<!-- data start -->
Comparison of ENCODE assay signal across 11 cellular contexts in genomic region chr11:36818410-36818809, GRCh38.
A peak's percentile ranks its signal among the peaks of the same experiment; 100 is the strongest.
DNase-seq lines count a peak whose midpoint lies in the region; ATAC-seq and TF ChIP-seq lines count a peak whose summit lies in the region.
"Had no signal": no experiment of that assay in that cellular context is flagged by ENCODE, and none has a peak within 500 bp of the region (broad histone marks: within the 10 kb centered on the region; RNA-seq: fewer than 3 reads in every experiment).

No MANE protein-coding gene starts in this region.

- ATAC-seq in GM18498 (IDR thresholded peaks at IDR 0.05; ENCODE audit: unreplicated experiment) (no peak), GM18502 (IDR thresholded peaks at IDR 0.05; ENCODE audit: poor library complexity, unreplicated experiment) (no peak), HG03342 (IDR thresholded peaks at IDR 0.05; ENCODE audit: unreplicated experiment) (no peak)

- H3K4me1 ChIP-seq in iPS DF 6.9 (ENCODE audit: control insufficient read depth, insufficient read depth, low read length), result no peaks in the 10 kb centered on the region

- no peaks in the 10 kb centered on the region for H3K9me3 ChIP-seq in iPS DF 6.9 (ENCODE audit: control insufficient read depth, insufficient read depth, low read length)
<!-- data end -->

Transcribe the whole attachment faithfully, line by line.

Comparison of ENCODE assay signal across 11 cellular contexts in genomic region chr11:36818410-36818809, GRCh38.
A peak's percentile ranks its signal among the peaks of the same experiment; 100 is the strongest.
DNase-seq lines count a peak whose midpoint lies in the region; ATAC-seq and TF ChIP-seq lines count a peak whose summit lies in the region.
"Had no signal": no experiment of that assay in that cellular context is flagged by ENCODE, and none has a peak within 500 bp of the region (broad histone marks: within the 10 kb centered on the region; RNA-seq: fewer than 3 reads in every experiment).

No MANE protein-coding gene starts in this region.

- ATAC-seq in GM18498 (IDR thresholded peaks at IDR 0.05; ENCODE audit: unreplicated experiment) (no peak), GM18502 (IDR thresholded peaks at IDR 0.05; ENCODE audit: poor library complexity, unreplicated experiment) (no peak), HG03342 (IDR thresholded peaks at IDR 0.05; ENCODE audit: unreplicated experiment) (no peak)

- H3K4me1 ChIP-seq in iPS DF 6.9 (ENCODE audit: control insufficient read depth, insufficient read depth, low read length), result no peaks in the 10 kb centered on the region

- no peaks in the 10 kb centered on the region for H3K9me3 ChIP-seq in iPS DF 6.9 (ENCODE audit: control insufficient read depth, insufficient read depth, low read length)